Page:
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"The MLBPA has always been considered a sort of gold standard for sports unions, if not all unions, in the United States, and to have the opportunity not only to return to New York, but to work with a great team led by Tony Clark is exciting."

Bruce Meyer,

Senior Director, Collective Bargaining & Legal 

Q & A with Bruce Meyer

Bruce Meyer

Senior Director, Collective Bargaining & Legal 

On baseball

I grew up in New York, out on Long Island, so I've always been a Mets fan. My earliest baseball memory was when I was 8-9 years old when the “Miracle Mets” won the World Series in 1969. Every year my father would take me to Shea Stadium to catch a game on my birthday in June. The seats weren't anything special, but it was still a great time. I was a big Tom Seaver fan, so I've been watching baseball ever since then. Even through the rough years and then when they rose up again with Doc Gooden, Darryl Strawberry and all those guys, I've always been a baseball fan. I lived literally across the street from Fenway Park when I was at Boston University and back then it was easier to get tickets so I used to go to a lot of games. 

 

On his hobbies

 

In my spare time, I love playing guitar. I've been playing since I was 8 years old and I still play in bands. I'm also a big reader, mostly history.   

On his sports labor background

I started at Weil, Gotshal & Manges right out of law school. My first sports case, was in 1985 as a summer associate. It was actually for the Major League Baseball Players Association, involving T.V. rights with the Baltimore Orioles and was called Rogers vs. Kuhn. I started full time in 1986 as a litigator and then eventually made my way to becoming a trial lawyer. While there I was doing a lot of large, financial, corporate cases, plus intellectual property, and things of that type, but the sports cases were always my favorite. (Sports lawyer) Jim Quinn—who was a part of my firm and had been doing sports related cases since the 1970s—recruited me to get involved in a big case we were doing for the basketball players called Bridgeman v. NBA. From there I became quite involved with basketball and the NBPA, doing arbitrations and negotiations, among other things. Shortly after that we were retained by the NFLPA and I worked with them for years, then the NHLPA as well.  I'd have to say the most rewarding litigation victory in which I was involved was when we won the trial in Minnesota for the football players in the early 90's, striking down the NFL's free agency restrictions under the antitrust laws. That was McNeil v. NFL. But over the years I was able to do a considerable amount of arbitration and collective bargaining for the NFLPA, NBPA and the NHLPA.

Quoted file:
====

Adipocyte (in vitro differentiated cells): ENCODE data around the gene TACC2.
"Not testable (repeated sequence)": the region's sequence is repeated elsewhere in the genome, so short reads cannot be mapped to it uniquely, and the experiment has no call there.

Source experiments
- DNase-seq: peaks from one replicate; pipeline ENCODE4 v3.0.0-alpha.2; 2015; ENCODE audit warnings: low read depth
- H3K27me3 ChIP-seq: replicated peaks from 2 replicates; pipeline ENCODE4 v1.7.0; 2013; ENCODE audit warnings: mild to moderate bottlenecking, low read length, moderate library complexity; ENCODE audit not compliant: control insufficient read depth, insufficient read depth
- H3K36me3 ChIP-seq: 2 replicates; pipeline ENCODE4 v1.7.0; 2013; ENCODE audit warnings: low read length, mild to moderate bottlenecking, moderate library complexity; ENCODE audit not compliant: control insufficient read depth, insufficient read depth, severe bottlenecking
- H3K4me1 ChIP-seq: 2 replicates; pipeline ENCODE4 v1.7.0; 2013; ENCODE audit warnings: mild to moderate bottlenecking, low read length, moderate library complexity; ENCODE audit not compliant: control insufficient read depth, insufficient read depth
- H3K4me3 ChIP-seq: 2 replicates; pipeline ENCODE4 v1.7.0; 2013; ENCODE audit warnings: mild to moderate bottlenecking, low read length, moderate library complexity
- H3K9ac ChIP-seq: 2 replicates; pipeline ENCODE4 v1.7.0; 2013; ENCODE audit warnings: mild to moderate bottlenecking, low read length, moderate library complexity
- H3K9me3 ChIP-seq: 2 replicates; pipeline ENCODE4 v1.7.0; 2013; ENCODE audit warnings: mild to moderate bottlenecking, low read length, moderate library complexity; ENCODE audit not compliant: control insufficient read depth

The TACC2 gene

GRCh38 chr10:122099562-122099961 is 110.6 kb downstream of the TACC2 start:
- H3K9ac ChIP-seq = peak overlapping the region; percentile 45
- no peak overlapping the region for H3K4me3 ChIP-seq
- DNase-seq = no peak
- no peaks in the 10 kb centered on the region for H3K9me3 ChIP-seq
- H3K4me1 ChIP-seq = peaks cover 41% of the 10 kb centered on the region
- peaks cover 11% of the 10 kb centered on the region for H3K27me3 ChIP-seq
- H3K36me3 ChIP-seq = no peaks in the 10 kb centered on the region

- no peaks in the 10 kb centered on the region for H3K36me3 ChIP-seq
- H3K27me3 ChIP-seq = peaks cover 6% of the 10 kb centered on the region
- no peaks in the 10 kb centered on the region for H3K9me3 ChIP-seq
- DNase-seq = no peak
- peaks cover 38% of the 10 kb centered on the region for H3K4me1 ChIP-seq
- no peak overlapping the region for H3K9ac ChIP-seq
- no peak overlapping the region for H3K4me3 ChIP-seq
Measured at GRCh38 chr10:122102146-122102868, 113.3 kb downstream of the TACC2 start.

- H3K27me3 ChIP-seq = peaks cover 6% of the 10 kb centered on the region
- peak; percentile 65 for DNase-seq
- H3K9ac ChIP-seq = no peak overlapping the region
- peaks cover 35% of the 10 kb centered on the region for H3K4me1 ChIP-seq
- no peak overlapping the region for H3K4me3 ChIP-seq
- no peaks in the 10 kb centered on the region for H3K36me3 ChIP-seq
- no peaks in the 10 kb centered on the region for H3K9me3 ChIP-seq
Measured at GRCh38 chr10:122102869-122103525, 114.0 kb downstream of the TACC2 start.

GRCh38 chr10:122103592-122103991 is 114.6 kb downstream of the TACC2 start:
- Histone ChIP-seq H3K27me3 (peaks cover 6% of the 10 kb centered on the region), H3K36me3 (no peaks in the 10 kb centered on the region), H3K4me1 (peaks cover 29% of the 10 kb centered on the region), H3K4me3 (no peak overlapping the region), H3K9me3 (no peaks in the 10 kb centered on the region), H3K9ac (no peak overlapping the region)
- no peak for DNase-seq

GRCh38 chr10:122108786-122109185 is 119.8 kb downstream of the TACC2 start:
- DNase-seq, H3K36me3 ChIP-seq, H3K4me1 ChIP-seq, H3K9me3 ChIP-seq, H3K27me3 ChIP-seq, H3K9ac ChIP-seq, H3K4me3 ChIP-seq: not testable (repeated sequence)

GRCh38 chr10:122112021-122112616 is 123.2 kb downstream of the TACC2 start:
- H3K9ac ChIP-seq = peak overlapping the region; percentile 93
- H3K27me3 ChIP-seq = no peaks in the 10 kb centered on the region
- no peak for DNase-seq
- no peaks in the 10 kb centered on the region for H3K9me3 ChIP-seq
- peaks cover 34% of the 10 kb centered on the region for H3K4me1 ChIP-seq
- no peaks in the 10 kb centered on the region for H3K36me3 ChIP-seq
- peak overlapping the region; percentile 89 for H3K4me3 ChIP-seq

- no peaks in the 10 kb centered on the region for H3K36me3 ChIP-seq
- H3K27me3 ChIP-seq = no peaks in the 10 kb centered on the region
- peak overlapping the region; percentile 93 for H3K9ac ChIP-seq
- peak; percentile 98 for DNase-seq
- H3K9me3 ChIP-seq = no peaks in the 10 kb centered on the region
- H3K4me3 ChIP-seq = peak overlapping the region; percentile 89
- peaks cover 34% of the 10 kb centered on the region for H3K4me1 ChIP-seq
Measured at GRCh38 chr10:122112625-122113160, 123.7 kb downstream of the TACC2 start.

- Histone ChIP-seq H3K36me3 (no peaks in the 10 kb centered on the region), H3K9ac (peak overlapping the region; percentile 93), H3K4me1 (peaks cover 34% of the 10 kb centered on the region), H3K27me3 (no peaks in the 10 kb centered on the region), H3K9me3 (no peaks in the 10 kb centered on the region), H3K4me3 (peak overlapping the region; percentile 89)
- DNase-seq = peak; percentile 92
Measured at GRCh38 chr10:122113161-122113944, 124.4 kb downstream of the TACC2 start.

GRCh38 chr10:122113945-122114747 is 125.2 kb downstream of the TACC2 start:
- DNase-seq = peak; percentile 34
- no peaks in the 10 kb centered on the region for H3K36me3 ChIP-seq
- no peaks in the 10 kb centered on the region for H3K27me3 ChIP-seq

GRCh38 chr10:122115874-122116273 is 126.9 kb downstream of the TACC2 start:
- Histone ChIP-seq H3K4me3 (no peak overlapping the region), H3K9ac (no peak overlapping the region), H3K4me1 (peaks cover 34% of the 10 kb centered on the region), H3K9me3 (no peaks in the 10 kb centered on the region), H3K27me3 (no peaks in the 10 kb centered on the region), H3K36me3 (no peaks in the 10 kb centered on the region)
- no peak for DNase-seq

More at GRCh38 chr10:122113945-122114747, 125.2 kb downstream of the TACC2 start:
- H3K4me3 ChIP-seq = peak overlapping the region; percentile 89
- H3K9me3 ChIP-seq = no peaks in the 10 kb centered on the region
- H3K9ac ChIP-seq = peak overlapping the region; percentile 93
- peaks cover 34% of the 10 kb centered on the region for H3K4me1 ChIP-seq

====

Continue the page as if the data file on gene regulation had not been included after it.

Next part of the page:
On the allure of the MLBPA

The MLBPA has always been considered a sort of gold standard for sports unions, if not all unions, in the United States, and to have the opportunity not only to return to New York, but to work with a great team led by Tony Clark is exciting. I look forward to getting up to speed on the dynamics of the industry along with getting to know and work with the Players Association team, the Players and their agents. I'm looking forward to helping find ways to make things better than they already are for the players. 

On how we would describe himself professionally

I'm a litigator and a trial lawyer who has been fortunate to do sports law for 32 years. I'd say I'm known as a tough litigator who also knows how to make deals when necessary. In the sports area I've been involved in just about every type of issue, including labor, antitrust, licensing, collective bargaining and others. But the common thread is I have a passion for player advocacy and defending player rights. 

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